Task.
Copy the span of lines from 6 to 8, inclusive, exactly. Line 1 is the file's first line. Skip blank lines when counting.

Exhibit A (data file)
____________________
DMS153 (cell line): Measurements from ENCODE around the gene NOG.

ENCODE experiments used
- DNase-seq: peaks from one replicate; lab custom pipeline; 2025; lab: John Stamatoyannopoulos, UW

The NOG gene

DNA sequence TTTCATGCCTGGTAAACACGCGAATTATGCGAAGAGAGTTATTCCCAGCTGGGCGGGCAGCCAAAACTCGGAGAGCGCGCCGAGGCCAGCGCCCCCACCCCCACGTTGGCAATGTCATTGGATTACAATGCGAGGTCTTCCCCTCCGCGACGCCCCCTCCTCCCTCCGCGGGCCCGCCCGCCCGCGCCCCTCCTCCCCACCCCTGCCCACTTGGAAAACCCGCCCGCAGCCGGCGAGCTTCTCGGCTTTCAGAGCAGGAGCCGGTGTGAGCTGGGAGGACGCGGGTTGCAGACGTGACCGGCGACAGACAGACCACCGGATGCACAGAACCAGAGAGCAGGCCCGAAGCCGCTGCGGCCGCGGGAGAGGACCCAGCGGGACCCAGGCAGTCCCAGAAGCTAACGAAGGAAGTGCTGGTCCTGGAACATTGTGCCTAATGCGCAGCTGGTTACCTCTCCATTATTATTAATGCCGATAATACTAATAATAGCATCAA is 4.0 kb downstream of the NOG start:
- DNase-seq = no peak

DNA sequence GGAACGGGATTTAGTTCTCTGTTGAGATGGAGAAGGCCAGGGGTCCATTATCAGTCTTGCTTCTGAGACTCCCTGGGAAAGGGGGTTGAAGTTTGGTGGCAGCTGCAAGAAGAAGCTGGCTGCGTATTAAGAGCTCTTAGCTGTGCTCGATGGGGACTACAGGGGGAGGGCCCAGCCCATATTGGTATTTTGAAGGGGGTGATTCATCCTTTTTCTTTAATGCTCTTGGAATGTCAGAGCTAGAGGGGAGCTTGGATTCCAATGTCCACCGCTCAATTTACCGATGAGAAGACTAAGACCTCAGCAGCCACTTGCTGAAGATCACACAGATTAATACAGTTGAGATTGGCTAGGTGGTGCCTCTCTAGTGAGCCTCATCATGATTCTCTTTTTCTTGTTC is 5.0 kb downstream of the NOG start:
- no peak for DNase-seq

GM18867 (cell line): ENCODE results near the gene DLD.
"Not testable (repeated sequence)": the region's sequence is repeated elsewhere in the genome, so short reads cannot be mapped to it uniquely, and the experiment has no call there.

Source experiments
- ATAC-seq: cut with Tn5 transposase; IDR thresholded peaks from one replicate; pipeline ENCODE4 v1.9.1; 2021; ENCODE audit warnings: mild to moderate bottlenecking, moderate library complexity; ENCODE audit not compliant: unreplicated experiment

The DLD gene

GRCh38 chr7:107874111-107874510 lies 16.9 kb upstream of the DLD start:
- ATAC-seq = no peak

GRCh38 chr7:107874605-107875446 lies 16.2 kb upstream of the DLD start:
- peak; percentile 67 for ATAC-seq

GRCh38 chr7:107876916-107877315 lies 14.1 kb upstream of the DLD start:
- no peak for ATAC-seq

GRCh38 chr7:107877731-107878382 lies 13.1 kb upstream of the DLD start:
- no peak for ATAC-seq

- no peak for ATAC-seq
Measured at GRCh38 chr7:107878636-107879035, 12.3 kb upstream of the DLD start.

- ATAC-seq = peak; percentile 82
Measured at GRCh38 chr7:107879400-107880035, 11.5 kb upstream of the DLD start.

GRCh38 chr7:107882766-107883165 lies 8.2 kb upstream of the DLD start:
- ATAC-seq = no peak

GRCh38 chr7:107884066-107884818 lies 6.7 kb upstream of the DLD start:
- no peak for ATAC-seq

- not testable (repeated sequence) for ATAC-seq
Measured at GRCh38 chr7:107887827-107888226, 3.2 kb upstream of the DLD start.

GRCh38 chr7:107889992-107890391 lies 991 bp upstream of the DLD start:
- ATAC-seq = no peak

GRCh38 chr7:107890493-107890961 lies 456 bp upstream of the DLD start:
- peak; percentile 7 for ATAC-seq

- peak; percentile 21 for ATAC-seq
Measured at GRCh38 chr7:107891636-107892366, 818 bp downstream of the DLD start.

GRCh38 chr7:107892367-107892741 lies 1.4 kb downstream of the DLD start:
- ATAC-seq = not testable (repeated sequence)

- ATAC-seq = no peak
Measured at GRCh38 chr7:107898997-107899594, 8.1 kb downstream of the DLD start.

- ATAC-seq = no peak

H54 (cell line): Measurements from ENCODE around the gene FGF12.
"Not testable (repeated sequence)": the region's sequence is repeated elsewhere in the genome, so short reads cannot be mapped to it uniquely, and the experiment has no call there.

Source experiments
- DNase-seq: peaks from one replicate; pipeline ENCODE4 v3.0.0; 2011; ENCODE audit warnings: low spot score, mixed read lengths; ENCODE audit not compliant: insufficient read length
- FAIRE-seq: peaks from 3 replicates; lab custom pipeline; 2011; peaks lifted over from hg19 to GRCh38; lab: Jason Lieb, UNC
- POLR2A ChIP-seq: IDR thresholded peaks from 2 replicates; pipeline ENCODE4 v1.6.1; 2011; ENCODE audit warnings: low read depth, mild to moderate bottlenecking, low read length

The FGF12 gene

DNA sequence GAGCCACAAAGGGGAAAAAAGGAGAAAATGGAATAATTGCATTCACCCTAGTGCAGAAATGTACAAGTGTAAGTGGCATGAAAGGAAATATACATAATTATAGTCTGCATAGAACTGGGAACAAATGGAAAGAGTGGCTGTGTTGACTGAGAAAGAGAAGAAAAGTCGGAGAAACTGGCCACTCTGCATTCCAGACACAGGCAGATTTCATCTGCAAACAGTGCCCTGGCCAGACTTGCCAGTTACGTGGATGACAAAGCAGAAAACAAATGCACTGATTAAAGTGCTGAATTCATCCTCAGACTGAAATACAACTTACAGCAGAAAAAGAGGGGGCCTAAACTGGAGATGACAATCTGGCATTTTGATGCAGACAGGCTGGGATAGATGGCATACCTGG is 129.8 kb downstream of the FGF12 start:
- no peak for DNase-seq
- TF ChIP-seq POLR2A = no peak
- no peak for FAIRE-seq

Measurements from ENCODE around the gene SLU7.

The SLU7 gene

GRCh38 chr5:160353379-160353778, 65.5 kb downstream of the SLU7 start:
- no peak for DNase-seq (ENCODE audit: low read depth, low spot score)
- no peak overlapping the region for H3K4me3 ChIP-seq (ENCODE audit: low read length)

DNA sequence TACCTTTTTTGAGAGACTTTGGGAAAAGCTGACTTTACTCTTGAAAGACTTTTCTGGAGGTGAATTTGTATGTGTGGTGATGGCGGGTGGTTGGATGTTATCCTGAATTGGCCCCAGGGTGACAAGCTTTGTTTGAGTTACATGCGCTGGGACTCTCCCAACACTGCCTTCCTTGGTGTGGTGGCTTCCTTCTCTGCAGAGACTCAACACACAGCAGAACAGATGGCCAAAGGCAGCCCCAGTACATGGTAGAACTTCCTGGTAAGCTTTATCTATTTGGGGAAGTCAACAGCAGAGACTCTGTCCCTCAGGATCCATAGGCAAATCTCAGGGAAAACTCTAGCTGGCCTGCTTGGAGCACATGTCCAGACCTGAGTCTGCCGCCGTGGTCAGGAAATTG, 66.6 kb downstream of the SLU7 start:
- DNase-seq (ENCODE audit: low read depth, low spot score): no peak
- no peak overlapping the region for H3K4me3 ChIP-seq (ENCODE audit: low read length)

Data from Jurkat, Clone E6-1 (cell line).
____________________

- DNase-seq = no peak

DNA sequence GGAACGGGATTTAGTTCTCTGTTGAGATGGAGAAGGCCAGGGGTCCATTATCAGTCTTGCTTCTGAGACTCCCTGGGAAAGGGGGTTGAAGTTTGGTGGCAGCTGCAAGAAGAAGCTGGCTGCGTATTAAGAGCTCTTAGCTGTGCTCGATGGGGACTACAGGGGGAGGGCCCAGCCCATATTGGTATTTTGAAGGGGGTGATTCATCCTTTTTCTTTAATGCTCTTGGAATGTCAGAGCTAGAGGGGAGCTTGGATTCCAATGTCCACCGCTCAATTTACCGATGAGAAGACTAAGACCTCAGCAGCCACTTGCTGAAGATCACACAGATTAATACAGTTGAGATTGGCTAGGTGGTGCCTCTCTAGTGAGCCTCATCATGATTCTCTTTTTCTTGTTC is 5.0 kb downstream of the NOG start:
- no peak for DNase-seq